Prime Minister Boris Johnson and Israel’s Foreign Secretary Yair Lapid hailed UK-Israel relations in science, technology and security – on the same day that a free trade agreement was signed between the countries.

Speaking at the annual Conservative Friends of Israel fundraising lunch today – which was attended by Cabinet Ministers and 200 MPs amongst the 600 guests – they pledged to enhance ties between the countries in a range of fields.

The leaders confirmed that the Memorandum of Understanding on Strategic Co-operation – which was jointly signed by UK Foreign Secretary Liz Truss and Mr Lapid – was a free trade agreement between the countries that would strengthen economic, security, technology and cultural ties between the countries.

They went onto praise the UK government’s joint pledge with Israel to prevent Iran accessing nuclear weapons – as well as the UK’s decision to proscribe Hamas as a terrorist organisation.

Speaking at the event, which was held at the Park Plaza hotel in Westminster, the Prime Minister described Iran as a “hostile state”.

Criticising Iran’s support of terror regimes, Mr Johnson said: “Along with our European and American friends, we will continue to do everything we can, to prevent Iran from obtaining a nuclear weapon.”

He added: “If you can count on my support, and our support, for Israel, you can certainly count on our support, this government’s support, in the struggle against antisemitism.

“Our fight against antisemitism at home, where tragically, the thousand year old sores of that virus have continued to incubate beneath the floorboards of our country.”

The Prime Minister also acknowledged the positive uptake of the Covid-19 vaccination programme in both the UK and Israel.

He said that guests were able to attend the event, because of the “power of vaccinations”.

Encouraging guests to get their Covid-19 booster jab, he said: “We don’t have all the answers but we do know this. If you are boosted your response to this variant is likely to be stronger. And that is the most important thing.”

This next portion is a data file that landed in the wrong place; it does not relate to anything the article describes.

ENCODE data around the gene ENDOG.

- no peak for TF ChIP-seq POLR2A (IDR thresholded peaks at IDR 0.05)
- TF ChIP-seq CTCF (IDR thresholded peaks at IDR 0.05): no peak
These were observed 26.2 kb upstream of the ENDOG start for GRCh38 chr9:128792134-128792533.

Mr Johnson described the countries as “two science superpowers”.

He said the UK and Israel were united as liberal democracies who shared “that rationalism and joint belief in vaccinations…

“I think it’s driven in both of our countries, a respect and understanding for science and for technology and the miracles that science can perform.”

He noted that there would be a new Israel-Britain Partnership Fund, focussed on scientific research. He also called on guests to attend the UK-Israel Innovation Summit taking place in London in March.

Mr Johnson and Mr Lapid – both former journalists – were presented with chanukiahs by CFI honorary president Lord Polak, to mark the Jewish festival of Chanukah this week.

Taking to the stand, Mr Lapid spoke about Israel’s security measures – and the lessons it learnt from the UK.

He said: “Britain taught the world an unforgettable lesson. Whoever is unwilling to fight for freedom, won’t get it.

“It is still true today…

“There is such a thing as good and evil.”

He added: “We have the right to defend ourselves. Our children will not grow up in shelters, under rocket fire – something the British know something about.”

Mr Lapid continued: “My children have the army, my children have the Mossad, my children are the sons and daughters of a free nation. When I look around the room, I see my children have friends that will stand with them.”
Acknowledging the decision to proscribe Hamas, which came after the move to proscribe Hezbollah in 2019, Lord Polak publicly for the proscription of The Islamic Revolutionary Guard, the branch of the Iranian army.

Politicians and high profile figures – from Home Secretary Priti Patel, Foreign Secretary Liz Truss, Business Secretary Kwasi Kwartend, Education Secretary Nadhim Zahawi to Chief Rabbi Ephraim Mirvis and former Chancellor George Osborne – freely mingled around the room over the course of the event, which ran for more than two hours. As a nod to the Abraham Accords, Ambassadors from Jordan, Bahrain and the UAE were also at the event.

Guests laughed at jokes made by the Prime Minister, including his memories of attending the opening of the event’s hotel, lighting the Chanukah installation at Trafalgar Square when he was Mayor of London with a “blow torch”, saying it was “a miracle that I survived”. He also reflected on his time at a kibbutz in Israel aged 18, saying that though he was put on “washing-up duty” for two weeks, the experience made him a staunch supporter of Israel. “What I did see in Israel, which at that time was the only incontestably democratic country in the Middle East, I saw what an incredible place it was.

“All my life I have been a defender and supporter of Israel. I am very proud that the government I am leading, is also a staunch defender and supporter of Israel… it is a relationship that is getting stronger”. He went on to welcome trade ties, noting that 10,000 companies between the two counties accounted for £4.6bn in bilateral trade.

Highlighting the importance of relations, Mr Johnson said he did “deplore” the treatment of Israel’s Ambassador to the UK, Tzipi Hotovely, which sawsecurity rush her off London School of Economics premises after protests last month.

Lord Polak thanked the Metropolitan Police and The Community Trust for protecting guests at the high-security event in Westminster.

Source » thejc